Actually working in the Moria camp with our DTS outreach team both confirmed and contradicted what I thought such a place would be like. Yes, the living conditions are bad.  The camp is crowded far beyond its designed capacity.  Junky tents take up almost all the space.  It is surrounded by a chain link fence topped with razor wire. Constant noise and bright lights 24/7 make it nearly impossible to rest. Guards are at all the gates and riot police are on call nearby in case any violence breaks out.  The environment reminded me of a black-and-white movie.  All color is drowned out by the gray tarps covering the tents with the letters UNHCR.Having only canvas shelters, I don’t know how they stay warm.  They are allowed a shabby sleeping bag, a sleeping mat, and two blankets.  They would often come asking for more blankets to which we most often had to reply, “Sorry, I cannot give you anymore”. 

We tried to provide the best living conditions possible with the terribly inadequate supplies, but we mostly felt helpless.  But there were moments when we could do small things that made a big difference.  Zippers on tents were constantly needing to be repaired. And when I would fix one, so much gratitude was expressed by the occupants. Thank God for the little things I could do.

I didn’t expect to see so many smiles.  For all its lack of color and tragic stories, the camp is not a depressing black hole of sadness.  Even when interacting with people who used to call Aleppo, Syria their home before losing everything, I could still feel their hope for a better life.  The thing that greatly tests this hope, however, is the interview that determines whether or not they are cleared to go to Athens, the next step of their journey.  In the early days of the camp, the refugees would arrive and then be heading on to Athens the next day.  Now, since the agreement between Turkey, Greece, and the European Union, the process is much slower.  I met one young man from Afghanistan who had been living in there for 9 months. 

But eventually they get to leave.  Around the time I went home, many who had been at Moria for a long time were cleared to go to Athens.  There in the capital city another camp awaits them.  Always more waiting.  Hope, in the end, is all they have to cling to.  They all seem to know that the belief that there is something better awaiting them is the only thing that will keep them going and maybe the only thing that will keep them alive. I pray that they will find the fullness of hope they need.



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Bilingual Discipleship Training School 2017

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They’ve been coming for the past 18 years. Hundreds of young men and women from across Latin America have made the trek north to Minnesota to participate in the missionary training programs of YWAM Minneapolis. Our 2017 Bilingual Discipleship Training School (DTS) has just started and we are delighted to have 14 students from Colombia, Costa Rica, Ecuador, England, Peru, USA and Venezuela at our Rockford campus ready to better know God and make Him known


They will spend 3 months participating in activities and applying teachings on worship, intercession, God’s character and His heart for all nations to their lives. We are particularly excited to be sending this group on the outreach portion of their school to American urban centers to challenge Latin communities here in the USA with the implications of the Good News. Young people sharing their faith and love for Jesus with young people.


Please pray for this school as they learn to listen, obey and GO! To make it possible financially for many of them to be here we reduced the price of this program. We yet need to see money come in to cover the costs of the two-month outreach in April and May. Be a part! Pray for the Lord’s provision and consider giving to Bilingual DTS 2017.


If you would like to be a part of that provision for these students’ outreach click here.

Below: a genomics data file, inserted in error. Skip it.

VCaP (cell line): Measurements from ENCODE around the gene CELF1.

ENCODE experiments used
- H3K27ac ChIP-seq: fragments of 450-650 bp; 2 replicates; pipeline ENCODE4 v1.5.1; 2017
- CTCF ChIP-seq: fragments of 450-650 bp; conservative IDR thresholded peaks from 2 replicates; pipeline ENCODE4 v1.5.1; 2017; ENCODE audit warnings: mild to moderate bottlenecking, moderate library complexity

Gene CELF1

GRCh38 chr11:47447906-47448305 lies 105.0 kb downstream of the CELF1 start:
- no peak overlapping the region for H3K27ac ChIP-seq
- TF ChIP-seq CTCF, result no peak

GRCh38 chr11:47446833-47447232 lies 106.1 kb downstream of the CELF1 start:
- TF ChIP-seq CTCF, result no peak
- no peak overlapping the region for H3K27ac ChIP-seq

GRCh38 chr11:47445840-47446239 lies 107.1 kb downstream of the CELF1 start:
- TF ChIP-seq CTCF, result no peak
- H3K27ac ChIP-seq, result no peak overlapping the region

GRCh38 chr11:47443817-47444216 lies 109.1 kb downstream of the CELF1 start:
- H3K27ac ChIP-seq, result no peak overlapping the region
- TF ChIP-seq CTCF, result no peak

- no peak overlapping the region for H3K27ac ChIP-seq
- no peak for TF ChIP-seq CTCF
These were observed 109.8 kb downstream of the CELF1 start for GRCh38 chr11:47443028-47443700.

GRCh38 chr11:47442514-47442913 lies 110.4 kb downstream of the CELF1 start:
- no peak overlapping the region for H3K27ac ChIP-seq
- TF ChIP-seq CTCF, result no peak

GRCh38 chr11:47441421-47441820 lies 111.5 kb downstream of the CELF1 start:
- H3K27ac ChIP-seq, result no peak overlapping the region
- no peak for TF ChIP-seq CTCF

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Outreach: When Words Are Few

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On her DTS outreach in Greece, Bridget saw them sitting on a park bench in the crowded Victoria Square of Athens. They were a couple in their sixties with vacant eyes watching pigeons in the waning evening light. And Bridget felt that quiet voice in her heart tell her to go sit with them. Nervously obeying, she immediately discovered their English was almost non-existent and in discouragement considered leaving.

But with a few more attempts she was able to determine they were from Syria and had been in Greece for 10 weeks or so. When she mentioned the word “children,” the woman held up five fingers and then burst into tears as she listed off the names of several countries. Bridget reached over and embraced her, realizing that she also was now weeping with the intensity of the woman’s grief over her fractured family. The husband continued to impassively stare at the pigeons as if he had already used up all his emotions and had nothing more to express.
Bridget’s heart was breaking. She desperately asked God what she was supposed to do, feeling even more frustration over the language barrier. The thought that she should show the woman pictures of her own family passed through her mind, and she quickly rejected what felt like a very insensitive gesture. But when the woman finally stopped crying and Bridget could think of nothing else to do, she hesitantly pulled out her phone and scrolled through some photos. The man and woman were instantly animated with smiles and obvious interest. They laughed out loud at the video of Bridget’s seven-year-old sister and expressed special delight and approval over the one of her grandmother.
As the sun was setting, Bridget knew her team was waiting for her. Attempting to pantomime that she had to go, she then stood and simply said the word “hope.” She was abruptly grabbed by the shoulders and kissed twice on each cheek by the woman. After a bit more emotional display, both the man and woman reluctantly said “Good-bye,” a new light glowing in their eyes.
Bridget walked back to her apartment reflecting on what she had experienced. She was struck by how the language problem had been overcome. And she suspected that even some of the gospel message had been communicated with minimal talking. For just as Jesus was sent by His Father into the world to communicate with His physical presence that humanity was loved, valued and not forgotten in their brokenness, so Bridget realized she had been sent to this couple to communicate the same thing. And God had accomplished it with very few words.